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Phase 2 of the NLSA’s Reprints of South African Classics Series (Slideshow)


In 2009, South Africa’s Department of Arts and Culture, in collaboration with the National Library, undertook the task of re-printing 27 key classic texts in indigenous South African languages. More recently, the 2nd phase of the project was launched, adding a further 19 previously out-of-print titles to the collection. The aim of the project is to help promote literacy in African languages and culture as well as endorse a culture of reading. Dr Joe Phaahla, Deputy Minister of Arts and Culture, gave a keynote redress at the launch of the project at the National Library in Pretoria. Said Phaahla, “It is through literature that a people’s way of life, including norms and values, are chronicled and transferred from one generation to another”. The 19 reprints will include the works of OK Matsepe (author of Mahlatse a madimabe), DM Jongilanga (author of Apha Naphaya), DPS Monyaise (author of Bogosi kupe), LD Raditladi (author of Mokoma ditlhare).

Mahlatse a madimabeApha NaphayaBogosi kupeMokoma ditlhare

Some of the 27 titles that were launched in 2009 were Mulunguntima by TH Khosa (Xitsonga), Mafangambiti by TN Maumela (Tshivenda) Hawu babe! by GA Malindzisa (Siswati), Senkatana by SM Mofokeng (Setswana), Mehlolo ke dinoha by SP Lekeba (Sesotho), Lenong la gauta by HD Bopape (Sepedi), Inkinsela yaseMgungundlovu by Sibusiso Nyembezi (isiZulu), Buzani Kubawo by WK Tamsanqa (isiXhosa) and Iinkesi ezome kere by MS Mahlangu (Ndebele). Here is a slideshow of the titles, followed by the speech launching the second phase of the series:

Slideshow: 2nd phase of the SA classics series


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It is a great honour for me to stand before you this evening to mark yet another milestone in our efforts to develop, preserve and promote our literary heritage. The Reprint of Classics is an attempt to preserve a treasure trove from which generations after generations can quench their thirst for knowledge. This project is one of several initiatives through which we develop a vibrant culture of reading.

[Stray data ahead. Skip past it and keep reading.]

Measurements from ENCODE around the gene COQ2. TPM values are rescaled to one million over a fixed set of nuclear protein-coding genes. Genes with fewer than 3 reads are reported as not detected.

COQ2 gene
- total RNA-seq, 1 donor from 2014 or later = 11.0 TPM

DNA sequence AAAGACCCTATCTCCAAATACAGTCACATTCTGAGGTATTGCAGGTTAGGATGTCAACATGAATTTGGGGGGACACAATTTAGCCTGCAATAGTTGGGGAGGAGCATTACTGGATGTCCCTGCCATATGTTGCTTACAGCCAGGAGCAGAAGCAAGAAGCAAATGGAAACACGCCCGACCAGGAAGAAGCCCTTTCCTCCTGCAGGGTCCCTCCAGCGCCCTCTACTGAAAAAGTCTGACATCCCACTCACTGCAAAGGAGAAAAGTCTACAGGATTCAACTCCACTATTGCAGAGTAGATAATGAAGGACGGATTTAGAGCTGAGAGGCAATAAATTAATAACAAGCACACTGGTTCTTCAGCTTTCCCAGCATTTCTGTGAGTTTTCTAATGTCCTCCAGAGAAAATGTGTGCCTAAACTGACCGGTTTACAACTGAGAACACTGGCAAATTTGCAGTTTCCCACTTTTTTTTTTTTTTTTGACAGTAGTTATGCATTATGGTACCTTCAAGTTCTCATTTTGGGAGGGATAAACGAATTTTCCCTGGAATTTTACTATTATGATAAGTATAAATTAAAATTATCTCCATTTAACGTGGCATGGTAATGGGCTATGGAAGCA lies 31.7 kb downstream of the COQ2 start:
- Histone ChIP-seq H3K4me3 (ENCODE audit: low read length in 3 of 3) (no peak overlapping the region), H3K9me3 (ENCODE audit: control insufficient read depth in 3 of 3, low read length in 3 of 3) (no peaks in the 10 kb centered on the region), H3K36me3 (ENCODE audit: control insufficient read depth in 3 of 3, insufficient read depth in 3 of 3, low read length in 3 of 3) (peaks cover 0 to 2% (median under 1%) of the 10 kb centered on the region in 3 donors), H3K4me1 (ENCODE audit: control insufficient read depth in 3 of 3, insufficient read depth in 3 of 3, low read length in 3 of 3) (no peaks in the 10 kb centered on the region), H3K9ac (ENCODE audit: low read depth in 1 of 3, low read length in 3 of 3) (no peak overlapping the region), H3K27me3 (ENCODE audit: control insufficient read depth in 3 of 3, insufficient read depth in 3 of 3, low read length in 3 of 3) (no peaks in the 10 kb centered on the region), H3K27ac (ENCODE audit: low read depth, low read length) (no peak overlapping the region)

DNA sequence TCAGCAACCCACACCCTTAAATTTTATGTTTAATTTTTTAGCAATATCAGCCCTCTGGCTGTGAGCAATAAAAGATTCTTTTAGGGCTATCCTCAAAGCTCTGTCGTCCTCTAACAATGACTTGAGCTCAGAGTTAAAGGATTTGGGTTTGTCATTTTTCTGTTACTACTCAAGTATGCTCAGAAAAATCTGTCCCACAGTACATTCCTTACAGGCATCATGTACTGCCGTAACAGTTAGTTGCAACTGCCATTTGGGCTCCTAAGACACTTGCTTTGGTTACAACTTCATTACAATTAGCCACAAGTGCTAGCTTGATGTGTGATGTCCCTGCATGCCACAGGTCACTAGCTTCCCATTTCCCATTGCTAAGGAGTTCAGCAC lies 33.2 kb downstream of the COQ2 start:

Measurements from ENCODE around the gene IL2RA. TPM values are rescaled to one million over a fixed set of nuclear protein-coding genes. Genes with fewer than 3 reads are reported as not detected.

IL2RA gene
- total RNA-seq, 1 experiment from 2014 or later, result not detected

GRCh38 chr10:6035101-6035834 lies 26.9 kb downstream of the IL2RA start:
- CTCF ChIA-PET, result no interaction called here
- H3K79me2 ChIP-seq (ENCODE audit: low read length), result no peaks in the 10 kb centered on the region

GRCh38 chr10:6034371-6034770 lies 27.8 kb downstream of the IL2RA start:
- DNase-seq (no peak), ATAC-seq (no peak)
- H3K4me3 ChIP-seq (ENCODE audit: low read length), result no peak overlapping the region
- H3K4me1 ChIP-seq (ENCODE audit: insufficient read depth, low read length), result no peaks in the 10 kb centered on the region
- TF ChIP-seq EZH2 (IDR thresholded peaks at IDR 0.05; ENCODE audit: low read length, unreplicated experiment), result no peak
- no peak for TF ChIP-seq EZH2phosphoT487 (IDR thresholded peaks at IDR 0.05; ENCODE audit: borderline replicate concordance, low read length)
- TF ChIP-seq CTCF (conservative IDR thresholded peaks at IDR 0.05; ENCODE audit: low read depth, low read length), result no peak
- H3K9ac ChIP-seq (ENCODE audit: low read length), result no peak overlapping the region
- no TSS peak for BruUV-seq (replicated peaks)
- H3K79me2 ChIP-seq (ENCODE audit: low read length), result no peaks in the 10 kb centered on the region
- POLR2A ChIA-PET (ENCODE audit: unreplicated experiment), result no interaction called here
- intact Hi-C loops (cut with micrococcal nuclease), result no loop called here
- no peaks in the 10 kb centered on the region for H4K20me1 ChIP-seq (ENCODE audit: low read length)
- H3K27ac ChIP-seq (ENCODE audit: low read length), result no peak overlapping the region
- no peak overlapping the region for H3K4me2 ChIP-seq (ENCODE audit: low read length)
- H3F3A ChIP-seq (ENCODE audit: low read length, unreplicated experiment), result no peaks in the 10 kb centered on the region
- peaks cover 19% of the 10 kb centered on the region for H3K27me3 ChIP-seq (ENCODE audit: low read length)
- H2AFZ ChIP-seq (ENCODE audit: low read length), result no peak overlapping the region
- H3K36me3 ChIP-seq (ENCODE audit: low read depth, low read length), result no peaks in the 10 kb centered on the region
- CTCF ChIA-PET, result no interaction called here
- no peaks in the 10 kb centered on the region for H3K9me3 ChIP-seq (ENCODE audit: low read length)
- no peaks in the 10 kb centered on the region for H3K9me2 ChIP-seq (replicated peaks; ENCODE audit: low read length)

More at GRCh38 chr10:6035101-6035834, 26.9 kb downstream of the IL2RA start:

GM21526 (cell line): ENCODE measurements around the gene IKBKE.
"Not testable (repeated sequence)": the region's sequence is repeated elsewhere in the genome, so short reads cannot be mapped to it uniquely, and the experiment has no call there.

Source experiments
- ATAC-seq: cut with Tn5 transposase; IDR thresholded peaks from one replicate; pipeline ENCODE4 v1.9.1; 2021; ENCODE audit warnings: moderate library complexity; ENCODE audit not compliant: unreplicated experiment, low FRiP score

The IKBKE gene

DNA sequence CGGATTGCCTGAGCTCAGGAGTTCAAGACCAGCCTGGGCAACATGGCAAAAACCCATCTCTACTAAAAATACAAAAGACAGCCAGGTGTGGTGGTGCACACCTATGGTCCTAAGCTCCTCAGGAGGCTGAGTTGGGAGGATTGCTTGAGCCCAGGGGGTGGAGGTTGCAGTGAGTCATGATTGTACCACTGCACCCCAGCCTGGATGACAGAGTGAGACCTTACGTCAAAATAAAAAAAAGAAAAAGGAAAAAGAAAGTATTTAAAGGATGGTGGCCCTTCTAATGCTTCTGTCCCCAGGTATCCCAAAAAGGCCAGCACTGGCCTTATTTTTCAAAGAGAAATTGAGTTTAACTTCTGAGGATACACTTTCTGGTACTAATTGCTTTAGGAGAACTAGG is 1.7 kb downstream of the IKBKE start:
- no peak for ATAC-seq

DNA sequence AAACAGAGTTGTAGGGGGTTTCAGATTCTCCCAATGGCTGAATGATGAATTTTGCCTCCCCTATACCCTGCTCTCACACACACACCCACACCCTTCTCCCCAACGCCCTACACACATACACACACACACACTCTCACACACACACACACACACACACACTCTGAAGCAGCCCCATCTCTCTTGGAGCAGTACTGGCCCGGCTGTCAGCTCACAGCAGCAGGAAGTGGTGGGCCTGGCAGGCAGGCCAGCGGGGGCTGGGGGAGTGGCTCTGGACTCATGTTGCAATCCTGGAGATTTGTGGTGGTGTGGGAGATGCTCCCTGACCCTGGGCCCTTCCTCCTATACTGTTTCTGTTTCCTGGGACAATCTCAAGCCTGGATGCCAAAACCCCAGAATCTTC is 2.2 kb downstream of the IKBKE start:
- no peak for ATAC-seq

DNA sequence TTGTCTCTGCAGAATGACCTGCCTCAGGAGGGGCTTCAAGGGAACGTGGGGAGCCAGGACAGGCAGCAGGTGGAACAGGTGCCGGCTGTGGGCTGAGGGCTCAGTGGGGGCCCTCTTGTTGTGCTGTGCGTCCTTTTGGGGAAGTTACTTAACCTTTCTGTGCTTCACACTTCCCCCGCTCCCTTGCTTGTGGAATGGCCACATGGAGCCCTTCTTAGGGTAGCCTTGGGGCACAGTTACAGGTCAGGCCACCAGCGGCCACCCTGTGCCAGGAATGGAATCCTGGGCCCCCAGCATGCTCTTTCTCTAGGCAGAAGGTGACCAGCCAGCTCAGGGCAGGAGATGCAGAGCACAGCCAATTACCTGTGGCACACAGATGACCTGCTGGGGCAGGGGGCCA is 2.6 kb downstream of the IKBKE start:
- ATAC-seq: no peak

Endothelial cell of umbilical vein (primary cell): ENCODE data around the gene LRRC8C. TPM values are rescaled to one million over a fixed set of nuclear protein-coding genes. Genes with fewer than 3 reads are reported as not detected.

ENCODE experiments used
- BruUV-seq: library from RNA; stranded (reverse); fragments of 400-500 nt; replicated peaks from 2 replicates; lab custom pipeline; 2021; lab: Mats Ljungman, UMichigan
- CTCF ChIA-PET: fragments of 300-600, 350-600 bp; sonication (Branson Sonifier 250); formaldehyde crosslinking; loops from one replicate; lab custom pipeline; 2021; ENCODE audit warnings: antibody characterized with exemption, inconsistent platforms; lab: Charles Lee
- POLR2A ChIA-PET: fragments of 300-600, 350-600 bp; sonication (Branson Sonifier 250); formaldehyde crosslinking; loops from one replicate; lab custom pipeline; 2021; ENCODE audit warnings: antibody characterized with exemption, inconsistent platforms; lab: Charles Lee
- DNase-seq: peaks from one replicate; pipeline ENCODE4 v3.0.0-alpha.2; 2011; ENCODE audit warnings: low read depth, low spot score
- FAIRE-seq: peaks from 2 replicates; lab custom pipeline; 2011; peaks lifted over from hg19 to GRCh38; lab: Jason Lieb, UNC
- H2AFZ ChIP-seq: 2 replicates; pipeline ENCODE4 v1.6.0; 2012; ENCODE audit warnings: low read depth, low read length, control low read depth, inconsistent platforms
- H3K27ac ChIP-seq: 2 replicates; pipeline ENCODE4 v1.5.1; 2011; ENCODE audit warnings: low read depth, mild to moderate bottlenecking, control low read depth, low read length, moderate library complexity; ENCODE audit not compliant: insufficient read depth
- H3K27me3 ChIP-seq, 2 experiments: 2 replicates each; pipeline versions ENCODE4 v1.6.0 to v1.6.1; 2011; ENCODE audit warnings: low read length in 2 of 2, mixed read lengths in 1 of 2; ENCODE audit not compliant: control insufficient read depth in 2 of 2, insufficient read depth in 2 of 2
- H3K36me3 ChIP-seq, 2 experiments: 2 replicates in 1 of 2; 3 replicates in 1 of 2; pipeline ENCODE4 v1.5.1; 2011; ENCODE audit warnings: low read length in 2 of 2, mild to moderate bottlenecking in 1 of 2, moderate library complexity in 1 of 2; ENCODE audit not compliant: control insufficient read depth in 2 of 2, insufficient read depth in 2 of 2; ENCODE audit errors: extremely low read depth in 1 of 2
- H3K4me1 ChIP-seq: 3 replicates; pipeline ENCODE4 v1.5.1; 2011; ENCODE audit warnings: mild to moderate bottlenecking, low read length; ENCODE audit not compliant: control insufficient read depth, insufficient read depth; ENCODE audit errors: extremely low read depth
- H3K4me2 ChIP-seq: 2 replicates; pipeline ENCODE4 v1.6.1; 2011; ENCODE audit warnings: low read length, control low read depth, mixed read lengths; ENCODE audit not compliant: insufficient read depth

Just a week ago I was in Brugge, Belgium, where we discussed areas of cooperation including literacy promotion and language development, among others. This visit further affirmed the importance of language in the sustenance of culture and identity. The Dutch and Belgians are very proud of their language, so should we.

It is against this backdrop that Literature, and particularly that written in African languages, is very close to my heart. It is through literature that a people’s way of life, including norms and values, are chronicled and transferred from one generation to another.

One of the most vocal proponents of language preservation in the African literary landscape is Ngugi Wa Thing’o. In his book, Decolonizing the Mind (1986), Ngugi eloquently argues, “Language caries culture, and culture caries, particularly through orature and literature, the entire body of values by which we perceive ourselves and our place in the world…” The Department of Arts and Culture, as the custodian of our nation’s cultural heritage, is driven by the vision of promoting the culture of reading and writing and encouraging the use and equitable development of all South African languages.

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Complete 2nd phase reprint information

South African Classics: List of Second Phase of Reprints for 2010

Book details

Photo courtesy TimesLive


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